Note: These changes should be interpreted with caution as it may not reflect any pattern of significant underlying growth because ONS changed their methodology as to what counts as a business.

Businesses: Survivals

Durham Insight Page: Business Factsheet

The ONS data also provides details around the survival rates of new enterprises. The first release in 2016 covers enterprise births for the years 2010 to 2014 and provides survival rates up to 2015.  Of the 1,130 new enterprises ‘born’ in 2010, 57.5% (650) survived into their third year falling to 41.2% (465) for the fifth year.

Survival rates in the county were slightly higher than across the region and England & Wales in the third year (57.3% and 57.1% respectively) and remained higher than the region after five years (40.7%) but slightly lower than nationally (41.4%).

The 1,305 enterprises ‘born’ in 2011 in the county had a higher survival rate in the third year than those ‘born’ in 2010 of 58.6% (765) but a lower rate by the fifth year of 40.6% (530).  However, the region and England & Wales not only had higher survival rates for these periods than the county (59.4%/42.6% and 60.4%/44.0% respectively), but survival rates improved for the fifth year of the time series.

The latest release of this data in 2020 extends the period to include births in 2019 and the survival rate to 2019.  This now allow analysis for 2014 births for a five-year period which gives a consistent picture of survival rates in their third year for enterprises ‘born’ between 2010 and 2016.

This data shows that three year survival rates across the county steadily increased from 57.5% in 2010 to 61.6% in 2014 (survivals to the year 2017) but have now fallen back to 57.3% in 2016 (survivals to the year 2019) and that they are higher than those across the region (57.3% in 2010 to 54.7% in 2016) and England & Wales (57.1% in 2010 to 51.6% in 2016).

Businesses: Industry

Durham Insight Page: Business Factsheet

The survey also provides business estimates by industrial sector as classified by the Standard Industrial Classification of Economic Activities for 2007 (SIC2007) which classifies business establishments and other standard units by the type of economic activity in which they are engaged.  The estimates in this section are taken from the broad SIC2007 classification of twenty one different sections.  To simplify this further these are then mapped to the Business and Enterprise Framework Groups (nine in total) used by the County Durham Economic Partnership’s Business Enterprise Framework, detailed below:

Business and Enterprise Framework Groups

Agriculture, forestry and fishing
Distribution; transport; accommodation and food; Information and communication
Financial and insurance activities
Real estate activities; Business service activities
Public administration; education; health
Other services and household activities

Gross Value Added (GVA)

Durham Insight Page: GVA Factsheet

Current: £8,972 million (16.2% of the North East total) (2019)

Gross Value Added (GVA) represents the value of goods and services produced in an area, industry or sector of an economy. ONS GVA is one of the most important indicators of regional economic performance and it is regularly used to demonstrate the economic activity of commercial and non-commercial organisations.

GVA is a measure of how much a sub-national or local economy produces over a given time period.

Total GVA in County Durham in 2018 was £8,972 million, representing 16.2% of the total North East GVA and the second highest proportion out of the seven North East ITL3 areas (Tyneside was higher at £20,194 million).  However, this is an increase from 2018 of 3.2%.  The Hartlepool and Stockton-on-Tees ITLS3 area had the highest increase in GVA of 4.4% with Sunderland experiencing the smallest increase of 0.6% from 2019.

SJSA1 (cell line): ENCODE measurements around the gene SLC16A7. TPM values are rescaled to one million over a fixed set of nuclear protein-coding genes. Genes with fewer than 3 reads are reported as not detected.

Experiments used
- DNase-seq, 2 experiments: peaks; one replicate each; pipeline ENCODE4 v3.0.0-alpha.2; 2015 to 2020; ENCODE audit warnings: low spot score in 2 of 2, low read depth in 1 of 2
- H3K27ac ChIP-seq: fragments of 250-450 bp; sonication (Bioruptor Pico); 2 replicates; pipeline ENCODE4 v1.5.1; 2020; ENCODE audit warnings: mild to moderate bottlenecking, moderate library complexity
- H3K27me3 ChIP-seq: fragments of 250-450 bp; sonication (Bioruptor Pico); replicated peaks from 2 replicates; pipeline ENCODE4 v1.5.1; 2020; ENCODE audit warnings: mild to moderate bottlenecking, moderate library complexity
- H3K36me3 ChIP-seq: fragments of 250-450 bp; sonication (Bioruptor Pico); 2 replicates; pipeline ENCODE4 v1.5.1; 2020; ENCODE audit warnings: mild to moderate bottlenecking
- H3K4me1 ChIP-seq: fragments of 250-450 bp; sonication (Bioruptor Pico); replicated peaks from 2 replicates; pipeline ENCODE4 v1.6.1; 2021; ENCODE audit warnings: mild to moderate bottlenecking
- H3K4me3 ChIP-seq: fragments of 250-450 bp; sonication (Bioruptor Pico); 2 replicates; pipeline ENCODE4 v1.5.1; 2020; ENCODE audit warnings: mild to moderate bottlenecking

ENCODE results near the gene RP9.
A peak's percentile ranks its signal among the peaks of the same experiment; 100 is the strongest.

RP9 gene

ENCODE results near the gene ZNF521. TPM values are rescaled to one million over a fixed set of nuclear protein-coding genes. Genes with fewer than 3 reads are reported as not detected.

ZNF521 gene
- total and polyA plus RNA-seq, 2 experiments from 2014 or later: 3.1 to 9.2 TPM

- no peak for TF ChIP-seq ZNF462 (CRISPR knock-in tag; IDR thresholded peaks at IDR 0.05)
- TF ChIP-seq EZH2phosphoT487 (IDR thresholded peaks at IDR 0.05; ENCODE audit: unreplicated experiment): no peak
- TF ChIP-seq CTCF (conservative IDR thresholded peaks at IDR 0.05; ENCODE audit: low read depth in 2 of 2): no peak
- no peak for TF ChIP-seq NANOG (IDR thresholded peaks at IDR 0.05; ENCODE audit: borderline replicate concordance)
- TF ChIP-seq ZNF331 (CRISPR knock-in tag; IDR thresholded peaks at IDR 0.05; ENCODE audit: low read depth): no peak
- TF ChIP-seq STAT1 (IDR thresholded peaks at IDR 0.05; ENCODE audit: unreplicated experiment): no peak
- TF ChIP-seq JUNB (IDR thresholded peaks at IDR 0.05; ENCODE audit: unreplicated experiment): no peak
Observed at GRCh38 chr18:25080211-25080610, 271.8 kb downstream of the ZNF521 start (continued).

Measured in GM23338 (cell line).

ITL – UK International Territorial Level

Gross Value Added (GVA): Per Filled Job

Durham Insight Page: GVA Factsheet

Current: £45,602 pa (96% of the North East total) (2019)

Both the County Durham and North East economies are growing at a slower rate than the national economy, meaning that year-on-year the gap is growing.

In 2019, GVA per Filled Job in County Durham was £45,602, the fifth lowest in the region and this is an increase of 0.8% from 2018.  Regionally, Sunderland has the highest GVA per Filled Job at £56,843, with Northumberland having the lowest at £41,757.  County Durham GVA per Filled Job has increased by 31.1% since 2004.

GVA per Filled Job in County Durham is currently 80.5% of the England value and 96% of the North East Value.

The County’s under-performance is a result of the high proportion of people of working age who are not working and also by lower value jobs in County Durham.

Gross Domestic Household Income (GDHI)

Durham Insight Page: GDHI Factsheet

Current: £8,717 million (19.3% of the North East total) (2018)

Gross Disposable Household Income (GDHI) is the amount of money that all of the individuals in the household sector have available for spending or saving after they have paid direct and indirect taxes and received any direct benefits. GDHI is a concept that is seen to reflect the “material welfare” of the household sector.

GDHI is important as it gives an indication of the standard of living and monetary well-being of people.

Total GDHI in County Durham in 2018 was £8,717 million, representing 19.3% of the total North East GDHI and the highest proportion out of the twelve North East authorities.  This is a rise from 2017 of 4.8%.  North Tyneside had the highest increase in GDHI of 5.7% with Middlesbrough experiencing the smallest increase of 1.4% from 2017.

Gross Domestic Household Income (GDHI): Per Head of Population

Durham Insight Page: GDHI Factsheet

Current: £16,542 pa (2018)

By dividing total GDHI by the resident population an estimate of value for each person in the county can be derived, instead of household in overall GDHI.

In 2018, County Durham had a GDHI per Capita of £16,542 (2.7% below the North East total GDHI per Capita value of £16,995), however, this is a rise of 4.2% from 2017.  Regionally, Northumberland has the highest GDHI at £20,437 per head, (20.3% higher than the North East total GDHI per head), with Middlesbrough having the lowest at £15,469 per Captia.  County Durham is ranked fifth out of the twelve local authority areas in the North East.  County Durham has seen an increase in GDHI per head of 41.6% since 2004.